or an endorsement of the letter’s point of view. On the subject
of Travis Durfee’s diligence in contacting Michael Brown,
he did reach him and interview him for the story; later, when
Durfee received conflicting information from another source,
he called back Brown immediately and left a message. By then,
however, it was the day before publication, which was acknowledged
as follows: “Brown could not be reached for comment yesterday
[Wednesday, Feb. 11].
On to Your Voices
am disappointed with your lack of coverage on the freedom
of speech issues that have been popping up in the media recently.
While the hoopla over Janet Jackson’s breast and Clear Channel’s
recent dropping of the Howard Stern show have made the news
just fine, no one seems to look beyond these surface issues
to what the underlying message seems to be! I was hoping Metroland
would address the fact that those who love freedom need to
take a strong stand against this appalling trend toward all-media
If the government and its departments are watching media outlets
so closely that they feel the need to implement “indecency
policies” and other rules leading to censorship of radio and
television (whether you like the programming being censored
or not), we are heading into dangerous territory!
We cannot allow entertainment and news media to be reduced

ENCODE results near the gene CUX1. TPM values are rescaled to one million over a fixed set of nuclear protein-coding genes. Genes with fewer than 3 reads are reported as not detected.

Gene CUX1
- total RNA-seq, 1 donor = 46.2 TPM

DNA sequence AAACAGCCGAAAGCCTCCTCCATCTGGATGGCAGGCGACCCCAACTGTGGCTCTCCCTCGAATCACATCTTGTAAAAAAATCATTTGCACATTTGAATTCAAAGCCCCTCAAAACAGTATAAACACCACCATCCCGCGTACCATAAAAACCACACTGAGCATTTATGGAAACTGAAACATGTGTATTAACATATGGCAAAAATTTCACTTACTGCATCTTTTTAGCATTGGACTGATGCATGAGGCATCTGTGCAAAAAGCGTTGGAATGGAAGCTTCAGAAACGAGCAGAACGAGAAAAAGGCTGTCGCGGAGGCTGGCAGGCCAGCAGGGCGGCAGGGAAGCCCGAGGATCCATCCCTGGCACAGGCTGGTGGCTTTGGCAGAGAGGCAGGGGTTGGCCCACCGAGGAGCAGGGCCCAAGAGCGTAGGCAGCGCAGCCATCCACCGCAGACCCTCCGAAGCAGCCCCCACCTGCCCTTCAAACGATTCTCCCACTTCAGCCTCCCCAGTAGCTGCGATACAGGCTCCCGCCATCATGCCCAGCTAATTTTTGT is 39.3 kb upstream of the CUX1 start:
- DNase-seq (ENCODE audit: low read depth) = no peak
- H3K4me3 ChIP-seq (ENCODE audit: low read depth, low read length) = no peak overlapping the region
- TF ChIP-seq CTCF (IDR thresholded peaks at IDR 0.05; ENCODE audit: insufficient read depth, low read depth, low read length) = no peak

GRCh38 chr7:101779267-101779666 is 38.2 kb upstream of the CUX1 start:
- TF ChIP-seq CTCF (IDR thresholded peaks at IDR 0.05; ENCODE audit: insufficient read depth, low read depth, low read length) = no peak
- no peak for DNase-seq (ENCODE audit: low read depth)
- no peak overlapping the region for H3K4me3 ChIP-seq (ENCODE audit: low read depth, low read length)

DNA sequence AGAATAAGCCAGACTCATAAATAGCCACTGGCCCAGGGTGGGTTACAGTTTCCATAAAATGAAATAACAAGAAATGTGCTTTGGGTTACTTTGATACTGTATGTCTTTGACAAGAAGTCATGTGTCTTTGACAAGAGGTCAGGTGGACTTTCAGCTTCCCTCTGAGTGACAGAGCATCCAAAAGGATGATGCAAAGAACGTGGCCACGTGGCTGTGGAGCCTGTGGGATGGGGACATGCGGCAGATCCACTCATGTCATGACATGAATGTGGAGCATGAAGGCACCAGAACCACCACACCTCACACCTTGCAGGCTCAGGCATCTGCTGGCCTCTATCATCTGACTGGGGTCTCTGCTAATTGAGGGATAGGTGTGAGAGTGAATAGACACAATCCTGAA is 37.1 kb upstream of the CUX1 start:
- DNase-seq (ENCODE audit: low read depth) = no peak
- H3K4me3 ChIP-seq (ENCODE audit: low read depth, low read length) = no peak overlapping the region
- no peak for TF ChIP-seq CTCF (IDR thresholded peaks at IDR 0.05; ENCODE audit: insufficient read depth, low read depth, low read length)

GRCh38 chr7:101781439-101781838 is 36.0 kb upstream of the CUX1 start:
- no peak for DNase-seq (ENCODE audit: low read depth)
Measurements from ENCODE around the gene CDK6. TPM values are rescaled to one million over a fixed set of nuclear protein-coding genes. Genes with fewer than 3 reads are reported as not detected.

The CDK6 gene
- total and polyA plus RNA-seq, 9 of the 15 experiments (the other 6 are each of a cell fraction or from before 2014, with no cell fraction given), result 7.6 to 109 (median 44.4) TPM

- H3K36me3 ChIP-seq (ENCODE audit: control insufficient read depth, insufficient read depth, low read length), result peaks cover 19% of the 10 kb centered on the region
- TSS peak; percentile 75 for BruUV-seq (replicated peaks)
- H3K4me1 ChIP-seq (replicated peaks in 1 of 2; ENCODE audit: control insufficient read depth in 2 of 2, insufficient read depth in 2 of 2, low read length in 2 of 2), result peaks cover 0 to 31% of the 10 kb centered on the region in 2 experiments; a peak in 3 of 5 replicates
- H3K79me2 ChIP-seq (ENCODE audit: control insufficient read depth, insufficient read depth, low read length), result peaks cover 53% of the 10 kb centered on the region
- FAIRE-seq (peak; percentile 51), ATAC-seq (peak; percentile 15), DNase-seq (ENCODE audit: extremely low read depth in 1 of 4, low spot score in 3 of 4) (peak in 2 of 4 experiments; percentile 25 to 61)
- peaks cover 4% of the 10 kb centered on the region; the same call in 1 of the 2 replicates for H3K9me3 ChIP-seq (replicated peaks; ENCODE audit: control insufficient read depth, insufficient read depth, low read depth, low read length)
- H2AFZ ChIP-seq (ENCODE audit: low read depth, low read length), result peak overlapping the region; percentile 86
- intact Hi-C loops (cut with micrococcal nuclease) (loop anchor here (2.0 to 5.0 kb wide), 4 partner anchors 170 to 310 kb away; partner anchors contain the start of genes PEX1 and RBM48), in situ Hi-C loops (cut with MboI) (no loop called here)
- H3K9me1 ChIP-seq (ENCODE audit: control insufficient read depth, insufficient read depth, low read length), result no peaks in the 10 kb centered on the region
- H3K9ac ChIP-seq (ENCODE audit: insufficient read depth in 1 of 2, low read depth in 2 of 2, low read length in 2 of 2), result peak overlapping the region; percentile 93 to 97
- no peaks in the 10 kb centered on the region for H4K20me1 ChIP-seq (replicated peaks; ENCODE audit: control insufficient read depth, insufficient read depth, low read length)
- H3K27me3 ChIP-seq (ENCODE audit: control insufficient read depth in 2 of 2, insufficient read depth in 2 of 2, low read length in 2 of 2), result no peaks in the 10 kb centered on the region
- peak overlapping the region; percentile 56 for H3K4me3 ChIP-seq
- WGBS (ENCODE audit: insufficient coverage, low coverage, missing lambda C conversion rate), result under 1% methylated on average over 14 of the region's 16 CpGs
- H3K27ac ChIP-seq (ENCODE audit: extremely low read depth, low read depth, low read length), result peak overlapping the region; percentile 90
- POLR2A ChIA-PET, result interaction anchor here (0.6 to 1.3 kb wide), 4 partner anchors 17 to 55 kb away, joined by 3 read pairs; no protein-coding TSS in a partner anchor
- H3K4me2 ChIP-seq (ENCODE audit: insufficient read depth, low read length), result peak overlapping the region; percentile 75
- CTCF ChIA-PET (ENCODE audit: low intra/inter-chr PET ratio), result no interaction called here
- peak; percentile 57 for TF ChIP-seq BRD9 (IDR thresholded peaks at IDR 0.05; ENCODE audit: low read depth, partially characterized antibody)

to the level deemed appropriate for a 10-year-old mind, simply
because the FCC or any other government department might impose
a fine. Adults have the right to hear or view whatever content
they wish. That which is viewed by children is the sole responsibility
of parents, not a “national nanny.” As an independent news
and entertainment outlet, I hope that Metroland will
assist in educating its readers on this important issue. Sure,
we can ignore the protection of our freedom of speech, it’s
a small issue right now, but how will we get this right back
when we don’t have a voice?
Congratulations on 25 years of speaking freely.
Price Is Wrong
response to your article on Price Chopper [“Food and the City,”
Feb. 19], I happen to live near the one in Watervliet. It
is also referred to as a “ghetto chopper” due to the fact
it is unkempt and dirty. They know that the majority of people
that are coming there reside in the projects across the bridge
in the Taylor Apts. Why should they fix up a store when just
“minorities” and low-income residents patronize it? Not to
mention the public housing projects that are all around the
2nd Avenue location: Michael J. Day, Quinn, Van Rensselaer
and Joslin Apts. Perhaps that they don’t even want to bother
hiring decent, normal people, but would be content with substandard
employees and products. All for the love of money. I now go
out of my way to avoid Price Chopper. I sincerely hope Mr.
Golub gets a chance to read this and will take it to heart.